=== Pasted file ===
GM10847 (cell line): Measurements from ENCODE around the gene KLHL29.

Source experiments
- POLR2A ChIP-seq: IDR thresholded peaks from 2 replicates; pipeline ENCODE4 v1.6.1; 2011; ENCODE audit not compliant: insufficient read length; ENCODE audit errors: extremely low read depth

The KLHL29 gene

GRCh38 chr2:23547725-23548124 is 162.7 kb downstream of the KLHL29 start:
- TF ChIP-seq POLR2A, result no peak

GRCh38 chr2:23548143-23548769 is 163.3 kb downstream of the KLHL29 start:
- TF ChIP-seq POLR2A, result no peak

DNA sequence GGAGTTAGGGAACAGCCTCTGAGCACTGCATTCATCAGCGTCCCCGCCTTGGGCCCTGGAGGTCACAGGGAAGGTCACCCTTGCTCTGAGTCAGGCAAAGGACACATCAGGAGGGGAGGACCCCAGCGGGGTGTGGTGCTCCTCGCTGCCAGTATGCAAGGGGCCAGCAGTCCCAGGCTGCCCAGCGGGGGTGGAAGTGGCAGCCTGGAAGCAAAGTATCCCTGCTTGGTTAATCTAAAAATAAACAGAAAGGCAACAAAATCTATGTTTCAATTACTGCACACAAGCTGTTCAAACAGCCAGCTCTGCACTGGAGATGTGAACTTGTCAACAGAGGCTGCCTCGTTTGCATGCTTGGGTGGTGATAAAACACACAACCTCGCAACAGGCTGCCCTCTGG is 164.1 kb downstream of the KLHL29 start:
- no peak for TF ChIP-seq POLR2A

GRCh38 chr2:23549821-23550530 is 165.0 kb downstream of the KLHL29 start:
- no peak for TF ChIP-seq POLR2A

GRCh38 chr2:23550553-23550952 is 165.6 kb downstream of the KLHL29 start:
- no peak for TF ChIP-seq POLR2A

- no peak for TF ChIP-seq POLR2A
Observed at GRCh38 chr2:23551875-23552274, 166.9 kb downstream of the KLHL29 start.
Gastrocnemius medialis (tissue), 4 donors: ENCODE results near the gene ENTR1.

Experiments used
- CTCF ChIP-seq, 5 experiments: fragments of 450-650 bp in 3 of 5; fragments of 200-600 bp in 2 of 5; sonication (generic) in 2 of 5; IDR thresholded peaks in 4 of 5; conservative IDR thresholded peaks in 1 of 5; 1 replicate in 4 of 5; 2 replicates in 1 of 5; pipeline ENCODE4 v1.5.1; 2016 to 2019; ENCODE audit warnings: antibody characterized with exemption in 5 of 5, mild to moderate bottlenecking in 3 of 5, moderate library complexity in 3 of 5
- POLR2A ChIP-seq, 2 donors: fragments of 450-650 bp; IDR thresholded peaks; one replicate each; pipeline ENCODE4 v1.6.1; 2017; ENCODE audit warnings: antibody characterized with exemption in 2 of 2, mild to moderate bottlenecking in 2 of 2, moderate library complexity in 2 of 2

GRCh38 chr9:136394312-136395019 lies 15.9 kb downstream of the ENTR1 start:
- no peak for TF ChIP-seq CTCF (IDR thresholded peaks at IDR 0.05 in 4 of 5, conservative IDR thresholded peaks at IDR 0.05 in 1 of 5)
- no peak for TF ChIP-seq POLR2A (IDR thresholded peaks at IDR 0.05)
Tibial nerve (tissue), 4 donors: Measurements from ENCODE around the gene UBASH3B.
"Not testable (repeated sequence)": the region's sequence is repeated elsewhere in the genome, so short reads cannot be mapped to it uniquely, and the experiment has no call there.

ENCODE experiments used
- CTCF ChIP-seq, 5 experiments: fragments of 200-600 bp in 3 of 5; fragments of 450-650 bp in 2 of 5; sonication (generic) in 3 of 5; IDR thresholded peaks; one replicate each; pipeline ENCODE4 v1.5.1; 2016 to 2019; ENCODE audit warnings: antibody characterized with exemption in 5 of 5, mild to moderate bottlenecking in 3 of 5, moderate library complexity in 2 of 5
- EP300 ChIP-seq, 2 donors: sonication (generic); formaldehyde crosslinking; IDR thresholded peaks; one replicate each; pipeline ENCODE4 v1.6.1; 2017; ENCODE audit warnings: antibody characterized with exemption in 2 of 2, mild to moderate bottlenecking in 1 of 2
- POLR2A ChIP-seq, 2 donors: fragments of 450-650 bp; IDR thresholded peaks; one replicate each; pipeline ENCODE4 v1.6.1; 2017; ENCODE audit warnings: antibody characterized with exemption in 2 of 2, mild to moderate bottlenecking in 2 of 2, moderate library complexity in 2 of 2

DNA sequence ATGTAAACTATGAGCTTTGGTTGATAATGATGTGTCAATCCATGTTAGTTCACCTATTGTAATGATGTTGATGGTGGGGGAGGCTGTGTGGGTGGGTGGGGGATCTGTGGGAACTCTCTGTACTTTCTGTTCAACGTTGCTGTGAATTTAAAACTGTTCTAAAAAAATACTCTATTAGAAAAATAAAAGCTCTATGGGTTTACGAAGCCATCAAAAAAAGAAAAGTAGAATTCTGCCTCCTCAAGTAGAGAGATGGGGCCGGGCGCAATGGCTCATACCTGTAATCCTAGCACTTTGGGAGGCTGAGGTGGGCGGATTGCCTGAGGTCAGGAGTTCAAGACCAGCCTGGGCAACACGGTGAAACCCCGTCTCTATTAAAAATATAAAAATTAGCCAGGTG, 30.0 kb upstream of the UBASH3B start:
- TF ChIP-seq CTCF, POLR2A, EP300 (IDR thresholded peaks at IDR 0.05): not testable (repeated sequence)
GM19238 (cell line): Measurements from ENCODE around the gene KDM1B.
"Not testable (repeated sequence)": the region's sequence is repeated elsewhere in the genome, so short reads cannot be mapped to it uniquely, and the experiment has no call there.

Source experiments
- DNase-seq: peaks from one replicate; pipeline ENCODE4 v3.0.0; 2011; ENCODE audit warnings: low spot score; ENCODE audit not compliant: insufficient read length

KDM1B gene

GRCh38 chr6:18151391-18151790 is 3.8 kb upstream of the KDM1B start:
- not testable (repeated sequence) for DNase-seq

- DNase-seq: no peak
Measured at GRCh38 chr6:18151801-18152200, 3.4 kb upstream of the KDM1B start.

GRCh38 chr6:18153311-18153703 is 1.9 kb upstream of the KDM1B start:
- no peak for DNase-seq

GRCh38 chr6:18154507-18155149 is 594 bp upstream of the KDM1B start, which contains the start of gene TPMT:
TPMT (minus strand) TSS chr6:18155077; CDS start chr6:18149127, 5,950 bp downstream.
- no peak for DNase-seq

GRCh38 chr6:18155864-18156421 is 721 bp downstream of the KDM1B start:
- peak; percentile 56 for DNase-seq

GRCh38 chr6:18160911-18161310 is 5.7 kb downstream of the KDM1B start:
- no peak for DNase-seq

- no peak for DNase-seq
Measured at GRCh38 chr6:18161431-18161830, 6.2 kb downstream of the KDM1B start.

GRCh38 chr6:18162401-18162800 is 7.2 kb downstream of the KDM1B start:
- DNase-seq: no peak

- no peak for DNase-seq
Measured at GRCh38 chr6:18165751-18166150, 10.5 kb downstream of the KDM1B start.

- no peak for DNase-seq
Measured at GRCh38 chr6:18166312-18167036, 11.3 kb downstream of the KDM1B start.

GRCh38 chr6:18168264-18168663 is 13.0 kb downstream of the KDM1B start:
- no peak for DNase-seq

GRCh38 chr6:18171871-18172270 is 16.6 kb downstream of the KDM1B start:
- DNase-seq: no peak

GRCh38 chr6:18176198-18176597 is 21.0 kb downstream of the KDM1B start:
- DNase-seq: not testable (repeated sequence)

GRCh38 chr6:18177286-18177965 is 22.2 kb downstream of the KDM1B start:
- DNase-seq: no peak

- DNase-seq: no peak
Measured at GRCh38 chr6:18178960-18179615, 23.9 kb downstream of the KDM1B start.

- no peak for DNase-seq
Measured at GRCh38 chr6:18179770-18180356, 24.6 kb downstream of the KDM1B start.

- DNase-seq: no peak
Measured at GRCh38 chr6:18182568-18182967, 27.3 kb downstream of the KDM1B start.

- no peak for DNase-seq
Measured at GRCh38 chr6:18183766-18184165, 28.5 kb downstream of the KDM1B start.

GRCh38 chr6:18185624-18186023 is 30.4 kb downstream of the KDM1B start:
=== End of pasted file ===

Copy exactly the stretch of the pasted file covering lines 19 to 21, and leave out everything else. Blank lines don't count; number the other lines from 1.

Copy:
- CTCF ChIP-seq, 5 experiments: fragments of 450-650 bp in 3 of 5; fragments of 200-600 bp in 2 of 5; sonication (generic) in 2 of 5; IDR thresholded peaks in 4 of 5; conservative IDR thresholded peaks in 1 of 5; 1 replicate in 4 of 5; 2 replicates in 1 of 5; pipeline ENCODE4 v1.5.1; 2016 to 2019; ENCODE audit warnings: antibody characterized with exemption in 5 of 5, mild to moderate bottlenecking in 3 of 5, moderate library complexity in 3 of 5
- POLR2A ChIP-seq, 2 donors: fragments of 450-650 bp; IDR thresholded peaks; one replicate each; pipeline ENCODE4 v1.6.1; 2017; ENCODE audit warnings: antibody characterized with exemption in 2 of 2, mild to moderate bottlenecking in 2 of 2, moderate library complexity in 2 of 2

GRCh38 chr9:136394312-136395019 lies 15.9 kb downstream of the ENTR1 start: